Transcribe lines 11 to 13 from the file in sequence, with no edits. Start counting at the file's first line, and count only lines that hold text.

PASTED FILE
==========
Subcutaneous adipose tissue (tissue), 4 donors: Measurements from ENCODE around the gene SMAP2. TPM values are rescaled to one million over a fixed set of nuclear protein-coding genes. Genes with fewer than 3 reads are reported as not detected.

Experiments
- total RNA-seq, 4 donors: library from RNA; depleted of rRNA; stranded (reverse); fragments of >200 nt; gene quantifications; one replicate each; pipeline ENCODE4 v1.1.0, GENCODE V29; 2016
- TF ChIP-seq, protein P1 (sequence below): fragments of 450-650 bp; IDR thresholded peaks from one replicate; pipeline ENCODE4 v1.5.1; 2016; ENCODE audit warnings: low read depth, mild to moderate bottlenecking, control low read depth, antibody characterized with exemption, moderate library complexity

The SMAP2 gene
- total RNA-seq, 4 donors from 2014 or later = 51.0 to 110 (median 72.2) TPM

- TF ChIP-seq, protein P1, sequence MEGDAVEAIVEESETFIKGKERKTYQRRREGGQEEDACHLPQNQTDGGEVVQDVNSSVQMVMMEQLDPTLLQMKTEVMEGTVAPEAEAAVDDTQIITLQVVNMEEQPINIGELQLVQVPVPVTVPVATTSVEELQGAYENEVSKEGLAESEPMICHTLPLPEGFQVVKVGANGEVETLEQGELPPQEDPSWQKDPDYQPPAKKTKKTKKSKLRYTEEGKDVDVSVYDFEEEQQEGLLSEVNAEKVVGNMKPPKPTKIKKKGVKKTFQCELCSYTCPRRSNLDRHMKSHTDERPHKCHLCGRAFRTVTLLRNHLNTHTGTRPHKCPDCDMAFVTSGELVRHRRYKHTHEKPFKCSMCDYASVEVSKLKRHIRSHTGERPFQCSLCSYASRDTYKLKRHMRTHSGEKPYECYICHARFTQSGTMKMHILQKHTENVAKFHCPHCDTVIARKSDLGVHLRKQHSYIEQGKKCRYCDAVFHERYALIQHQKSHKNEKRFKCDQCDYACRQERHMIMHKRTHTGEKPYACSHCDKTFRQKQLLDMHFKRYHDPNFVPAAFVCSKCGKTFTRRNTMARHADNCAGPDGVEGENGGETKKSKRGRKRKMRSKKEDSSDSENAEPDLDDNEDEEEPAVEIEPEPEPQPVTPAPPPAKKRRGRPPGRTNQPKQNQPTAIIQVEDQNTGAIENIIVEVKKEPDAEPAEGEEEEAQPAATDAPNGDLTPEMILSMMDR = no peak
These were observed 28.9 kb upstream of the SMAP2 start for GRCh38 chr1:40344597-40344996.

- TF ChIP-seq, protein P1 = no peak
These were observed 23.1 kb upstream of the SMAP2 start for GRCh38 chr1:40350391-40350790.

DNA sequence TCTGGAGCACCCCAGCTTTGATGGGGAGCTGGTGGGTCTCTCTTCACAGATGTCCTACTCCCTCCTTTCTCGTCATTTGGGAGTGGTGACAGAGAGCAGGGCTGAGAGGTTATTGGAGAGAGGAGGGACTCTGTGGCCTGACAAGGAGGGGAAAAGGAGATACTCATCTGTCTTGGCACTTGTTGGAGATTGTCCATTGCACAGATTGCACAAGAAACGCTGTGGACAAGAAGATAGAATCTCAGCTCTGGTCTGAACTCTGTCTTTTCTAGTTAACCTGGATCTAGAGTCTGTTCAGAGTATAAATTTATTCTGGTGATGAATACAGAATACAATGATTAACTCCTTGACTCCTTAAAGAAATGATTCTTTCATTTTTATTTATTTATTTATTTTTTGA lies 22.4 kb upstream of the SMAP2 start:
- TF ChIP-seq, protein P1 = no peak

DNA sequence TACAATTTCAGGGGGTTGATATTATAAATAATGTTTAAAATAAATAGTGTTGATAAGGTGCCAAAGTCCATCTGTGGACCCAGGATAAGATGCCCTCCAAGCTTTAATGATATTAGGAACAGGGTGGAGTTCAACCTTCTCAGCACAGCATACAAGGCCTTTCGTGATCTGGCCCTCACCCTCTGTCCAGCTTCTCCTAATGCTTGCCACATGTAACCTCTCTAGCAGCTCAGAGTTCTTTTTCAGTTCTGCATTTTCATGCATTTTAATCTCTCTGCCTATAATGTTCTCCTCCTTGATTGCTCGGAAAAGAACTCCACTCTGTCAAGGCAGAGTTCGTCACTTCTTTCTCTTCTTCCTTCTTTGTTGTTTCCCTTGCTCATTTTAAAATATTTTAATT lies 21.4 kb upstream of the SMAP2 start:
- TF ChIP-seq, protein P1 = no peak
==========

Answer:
DNA sequence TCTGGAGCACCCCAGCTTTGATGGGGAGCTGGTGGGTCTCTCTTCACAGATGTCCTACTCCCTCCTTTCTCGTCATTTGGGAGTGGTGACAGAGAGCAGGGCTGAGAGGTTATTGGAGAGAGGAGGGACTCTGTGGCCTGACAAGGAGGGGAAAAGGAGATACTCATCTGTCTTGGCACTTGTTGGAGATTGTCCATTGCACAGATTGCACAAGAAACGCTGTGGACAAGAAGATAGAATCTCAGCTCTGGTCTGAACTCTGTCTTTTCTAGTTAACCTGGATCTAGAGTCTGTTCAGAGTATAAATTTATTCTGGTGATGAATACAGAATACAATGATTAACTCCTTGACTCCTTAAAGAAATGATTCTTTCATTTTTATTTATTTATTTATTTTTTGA lies 22.4 kb upstream of the SMAP2 start:
- TF ChIP-seq, protein P1 = no peak

DNA sequence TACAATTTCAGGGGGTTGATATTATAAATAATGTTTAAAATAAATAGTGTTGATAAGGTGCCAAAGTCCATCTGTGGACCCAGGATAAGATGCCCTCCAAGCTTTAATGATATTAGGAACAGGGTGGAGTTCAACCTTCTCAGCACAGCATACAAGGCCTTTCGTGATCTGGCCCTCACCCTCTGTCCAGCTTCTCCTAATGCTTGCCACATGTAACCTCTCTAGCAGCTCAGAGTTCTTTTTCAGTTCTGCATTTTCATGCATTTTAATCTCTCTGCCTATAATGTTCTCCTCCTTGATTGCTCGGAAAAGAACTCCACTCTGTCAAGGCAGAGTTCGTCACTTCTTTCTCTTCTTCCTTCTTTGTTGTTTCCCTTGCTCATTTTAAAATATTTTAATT lies 21.4 kb upstream of the SMAP2 start: